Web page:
Deposits on plastic bottles and cans and a ban on single-use plastic products: responses from our partners

Small plastic bottles and cans of soft drinks to quench our thirst when we’re in a hurry: the waste they create is a major source of frustration for many citizens and environmental organizations. The same goes for other single-use disposable products, such as plastic straws and cotton buds. This month significant steps have been taken towards reducing the pollution of these products. However, our partners still have some reservations about this good news.

Ban on certain single-use plastic products

No more plastic straws in your milkshake or disposable plastic cups at a party: the European ban on certain plastic products for single use came into force on 3 July. This Single-Use Plastic (SUP) Directive is a major achievement for our partners in Brussels. Existing stocks can still be sold, so despite the new rules we’ll continue to see these plastic polluters in shops, bars and restaurants for some time. After 2021, extra measures will be introduced: manufacturers will have to contribute to the cost of collecting rubbish and cleaning up litter.

“Pointless plastics will keep feeding the plastic soup” 

The Plastic Soup Foundation applauds the legislation, but is disappointed in the Dutch government which has decided on a ‘strict implementation’ of the SUP Directive. “This means minimal implementation. As a result, pointless plastics like fireworks containing plastic and plastic confetti will still keep feeding the plastic soup for years.” The Plastic Soup Foundation answers pressing questions about the Directive in a special ‘SUP file’.
Zero Waste Europe already expressed reservations about the ambitions of the SUP Directive during the early stages of the development of this legislation. Joan Marc Simon, Executive Director: “In order to avoid material substitution and obtain a real impact on the economy and the environment in the Circular Economy Action Plan, the Commission should implement an approach to products and waste that is not only material specific but also system oriented.” The organization points out the risk that single-use plastic products will simply be replaced by a different material with a similarly high environmental impact. This can be avoided if other changes to the system, such as product reuse, are incorporated.

Deposits on small bottles and cans

Every year, around 200 million bottles and cans end up in the environment. This equates to four garbage trucks full of bottles and five garbage trucks full of cans ending up in nature every single day (source: Statiegeldalliantie). Deposits reduce the number of bottles and cans in the environment by 70 to 90 percent, according to research by CE Delft. So the introduction of a deposit on plastic bottles in the Netherlands on 1 July is important news. Deposits on cans will take a little longer: they are due to be introduced on 31 December 2022.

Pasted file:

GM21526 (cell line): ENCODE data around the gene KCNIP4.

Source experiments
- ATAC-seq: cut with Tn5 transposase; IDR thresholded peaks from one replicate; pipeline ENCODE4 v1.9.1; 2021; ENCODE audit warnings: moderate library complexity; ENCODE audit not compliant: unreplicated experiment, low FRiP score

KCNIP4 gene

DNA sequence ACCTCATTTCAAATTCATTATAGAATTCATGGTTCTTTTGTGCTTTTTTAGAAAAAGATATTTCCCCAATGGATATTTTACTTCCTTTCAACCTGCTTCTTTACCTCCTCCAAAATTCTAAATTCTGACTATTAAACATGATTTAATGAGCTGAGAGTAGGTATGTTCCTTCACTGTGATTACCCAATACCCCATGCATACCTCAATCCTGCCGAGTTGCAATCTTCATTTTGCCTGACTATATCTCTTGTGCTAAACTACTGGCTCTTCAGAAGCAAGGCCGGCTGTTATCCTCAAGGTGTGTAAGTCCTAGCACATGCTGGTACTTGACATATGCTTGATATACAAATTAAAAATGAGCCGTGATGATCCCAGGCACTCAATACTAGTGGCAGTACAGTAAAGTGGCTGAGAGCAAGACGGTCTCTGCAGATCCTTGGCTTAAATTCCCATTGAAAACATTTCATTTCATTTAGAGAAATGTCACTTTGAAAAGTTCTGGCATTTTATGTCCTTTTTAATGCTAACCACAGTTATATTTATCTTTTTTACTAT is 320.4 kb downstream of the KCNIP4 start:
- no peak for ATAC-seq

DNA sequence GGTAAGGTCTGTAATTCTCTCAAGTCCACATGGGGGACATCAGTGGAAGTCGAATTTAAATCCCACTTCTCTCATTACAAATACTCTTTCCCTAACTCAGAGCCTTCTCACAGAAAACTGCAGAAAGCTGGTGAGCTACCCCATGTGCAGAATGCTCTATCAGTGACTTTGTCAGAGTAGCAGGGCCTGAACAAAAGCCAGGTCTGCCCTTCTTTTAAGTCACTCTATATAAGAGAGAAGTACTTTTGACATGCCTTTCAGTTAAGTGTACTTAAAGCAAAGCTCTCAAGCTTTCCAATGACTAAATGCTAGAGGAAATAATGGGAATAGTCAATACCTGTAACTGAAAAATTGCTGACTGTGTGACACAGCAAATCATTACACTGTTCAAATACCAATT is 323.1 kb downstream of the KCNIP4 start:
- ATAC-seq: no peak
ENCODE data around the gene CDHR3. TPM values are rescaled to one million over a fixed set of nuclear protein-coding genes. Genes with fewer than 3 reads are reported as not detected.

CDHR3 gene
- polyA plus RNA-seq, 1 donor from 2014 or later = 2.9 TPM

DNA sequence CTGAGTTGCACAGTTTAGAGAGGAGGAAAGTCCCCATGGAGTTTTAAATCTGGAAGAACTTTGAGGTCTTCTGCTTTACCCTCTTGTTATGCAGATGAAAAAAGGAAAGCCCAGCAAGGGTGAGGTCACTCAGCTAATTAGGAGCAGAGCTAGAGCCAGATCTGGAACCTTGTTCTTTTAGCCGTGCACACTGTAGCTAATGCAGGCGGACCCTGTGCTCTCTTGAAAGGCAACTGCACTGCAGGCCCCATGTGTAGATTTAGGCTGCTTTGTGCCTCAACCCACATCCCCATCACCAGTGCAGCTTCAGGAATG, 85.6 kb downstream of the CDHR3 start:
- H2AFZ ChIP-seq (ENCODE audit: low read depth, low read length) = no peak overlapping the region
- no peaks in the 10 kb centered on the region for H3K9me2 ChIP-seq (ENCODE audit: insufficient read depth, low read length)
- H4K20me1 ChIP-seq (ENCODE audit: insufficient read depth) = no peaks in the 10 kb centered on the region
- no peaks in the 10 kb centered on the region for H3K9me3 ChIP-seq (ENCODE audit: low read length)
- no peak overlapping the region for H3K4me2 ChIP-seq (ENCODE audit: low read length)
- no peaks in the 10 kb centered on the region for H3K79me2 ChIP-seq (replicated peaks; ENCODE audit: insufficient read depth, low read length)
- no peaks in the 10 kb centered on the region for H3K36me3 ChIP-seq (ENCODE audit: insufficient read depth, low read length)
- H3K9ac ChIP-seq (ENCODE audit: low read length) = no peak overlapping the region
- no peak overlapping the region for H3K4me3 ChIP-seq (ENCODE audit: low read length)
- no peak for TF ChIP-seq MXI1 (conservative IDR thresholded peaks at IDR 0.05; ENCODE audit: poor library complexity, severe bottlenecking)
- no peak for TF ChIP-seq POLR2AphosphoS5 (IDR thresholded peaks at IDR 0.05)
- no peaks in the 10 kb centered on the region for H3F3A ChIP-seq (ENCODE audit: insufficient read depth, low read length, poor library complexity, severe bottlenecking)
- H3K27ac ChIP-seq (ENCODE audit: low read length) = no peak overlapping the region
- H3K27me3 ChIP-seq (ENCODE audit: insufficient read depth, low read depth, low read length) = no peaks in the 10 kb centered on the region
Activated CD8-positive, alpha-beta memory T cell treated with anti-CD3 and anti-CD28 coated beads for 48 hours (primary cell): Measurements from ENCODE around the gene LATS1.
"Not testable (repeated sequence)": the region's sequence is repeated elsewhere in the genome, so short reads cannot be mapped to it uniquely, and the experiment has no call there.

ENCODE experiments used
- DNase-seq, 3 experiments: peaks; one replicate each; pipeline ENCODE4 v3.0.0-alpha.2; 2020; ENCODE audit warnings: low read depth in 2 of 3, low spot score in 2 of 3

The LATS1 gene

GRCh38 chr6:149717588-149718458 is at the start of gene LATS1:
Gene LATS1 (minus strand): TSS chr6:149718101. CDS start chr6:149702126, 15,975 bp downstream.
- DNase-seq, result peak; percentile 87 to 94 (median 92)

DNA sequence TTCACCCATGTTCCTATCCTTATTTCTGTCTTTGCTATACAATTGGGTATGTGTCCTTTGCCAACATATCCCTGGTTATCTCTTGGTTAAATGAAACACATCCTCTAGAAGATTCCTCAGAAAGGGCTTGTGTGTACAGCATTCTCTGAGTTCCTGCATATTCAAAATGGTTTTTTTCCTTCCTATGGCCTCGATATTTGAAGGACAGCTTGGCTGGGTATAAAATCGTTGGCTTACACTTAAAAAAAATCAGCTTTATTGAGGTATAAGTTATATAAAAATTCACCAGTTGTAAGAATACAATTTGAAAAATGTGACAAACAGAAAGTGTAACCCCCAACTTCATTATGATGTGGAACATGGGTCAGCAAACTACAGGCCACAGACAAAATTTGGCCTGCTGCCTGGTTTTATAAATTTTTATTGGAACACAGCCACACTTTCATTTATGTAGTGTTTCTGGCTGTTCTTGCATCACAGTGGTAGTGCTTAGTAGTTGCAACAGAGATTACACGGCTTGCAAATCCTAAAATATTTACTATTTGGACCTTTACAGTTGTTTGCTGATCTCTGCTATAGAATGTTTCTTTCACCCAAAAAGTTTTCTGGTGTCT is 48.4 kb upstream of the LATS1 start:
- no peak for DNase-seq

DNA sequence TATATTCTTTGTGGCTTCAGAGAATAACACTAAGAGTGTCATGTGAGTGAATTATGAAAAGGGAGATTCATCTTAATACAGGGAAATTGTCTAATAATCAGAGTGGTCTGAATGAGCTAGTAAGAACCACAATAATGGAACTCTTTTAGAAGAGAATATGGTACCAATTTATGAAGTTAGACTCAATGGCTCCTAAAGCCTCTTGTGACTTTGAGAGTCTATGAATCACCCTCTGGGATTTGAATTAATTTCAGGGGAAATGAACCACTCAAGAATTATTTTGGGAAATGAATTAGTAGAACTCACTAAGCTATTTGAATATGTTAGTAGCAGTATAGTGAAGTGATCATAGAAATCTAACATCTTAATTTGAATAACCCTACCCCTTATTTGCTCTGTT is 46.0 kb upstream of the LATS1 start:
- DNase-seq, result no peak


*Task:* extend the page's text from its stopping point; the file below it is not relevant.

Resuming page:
“More responsibility for the manufacturers of plastic”

Merijn Tinga, otherwise known as the Plastic Soup Surfer: ‘’The introduction of a deposit on bottles smaller than 1 liter primarily signifies a shift in society’s thinking about the solution to the problem of plastic waste. A shift towards more responsibility for the manufacturers of plastic.” The Plastic Soup Surfer website shows a timeline: from the first motion to reduce plastic bottles by 90 percent within three years up to the moment when Secretary of State Van Veldhoven decided to require a deposit on plastic bottles.
Stichting De Noordzee: “Every year, together with thousands of volunteers, we clean up the entire Dutch coast. Plastic bottles and caps are among the most commonly found waste. Hopefully the introduction of a deposit will soon change this!”
According to Suze Govers, campaign and project coordinator at Recycling Netwerk Benelux, nature will benefit greatly from deposits on cans: “When cans end up in animal feed as part of the mowing process, this can lead to livestock getting sick and sometimes even dying. It has recently been shown that cans contain plastic, which is released into nature as the can decays.”

Delaying tactic for deposit on cans

Consumers are supposed to be able to return cans to supermarkets from 31 December 2022. However, on 6 July, the sector organization representing supermarkets and the umbrella organization for the food industry announced that they “are going to research a collection system for cans with national coverage at locations other than supermarkets”. Many organizations, including our partners Recycling Netwerk Benelux, Plastic Soup Surfer, Plastic Soup Foundation, Natuur & Milieu and Stichting De Noordzee, believe that setting up such an entirely new system, in addition to the existing deposit refunds system, will be unnecessarily complicated, inconvenient and much more expensive than adding the cans to the existing system in supermarkets.

“Supermarkets run out of time”

Rob Buurman, director of Recycling Netwerk Benelux: “When the supermarkets run out of time due to their own complicated procedure, they will exploit this situation to ask for deposits on cans to be put off again. So this is just yet another delaying tactic of the kind we have seen so many times during the campaign for the introduction of deposits.”

About this program

We are dedicated to gaining better insight into the causes and effects of pollution and how it impacts our health. We are also looking for solutions that will address the pollution problem at the source, and which offer potential alternatives for switching to sustainable means of production and consumption patterns. We encourage the conversion of these solutions to both policies and practice. For more information on this, read our Annual Report 2020.

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